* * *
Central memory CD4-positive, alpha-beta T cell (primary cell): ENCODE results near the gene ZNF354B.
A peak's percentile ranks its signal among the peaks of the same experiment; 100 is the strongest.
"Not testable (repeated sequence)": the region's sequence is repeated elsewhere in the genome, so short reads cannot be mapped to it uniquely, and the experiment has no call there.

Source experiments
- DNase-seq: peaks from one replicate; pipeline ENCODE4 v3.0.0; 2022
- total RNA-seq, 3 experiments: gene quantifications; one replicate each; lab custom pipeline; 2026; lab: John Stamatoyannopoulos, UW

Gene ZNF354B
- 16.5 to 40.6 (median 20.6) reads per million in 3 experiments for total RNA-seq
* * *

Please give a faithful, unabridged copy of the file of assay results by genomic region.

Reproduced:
Central memory CD4-positive, alpha-beta T cell (primary cell): ENCODE results near the gene ZNF354B.
A peak's percentile ranks its signal among the peaks of the same experiment; 100 is the strongest.
"Not testable (repeated sequence)": the region's sequence is repeated elsewhere in the genome, so short reads cannot be mapped to it uniquely, and the experiment has no call there.

Source experiments
- DNase-seq: peaks from one replicate; pipeline ENCODE4 v3.0.0; 2022
- total RNA-seq, 3 experiments: gene quantifications; one replicate each; lab custom pipeline; 2026; lab: John Stamatoyannopoulos, UW

Gene ZNF354B
- 16.5 to 40.6 (median 20.6) reads per million in 3 experiments for total RNA-seq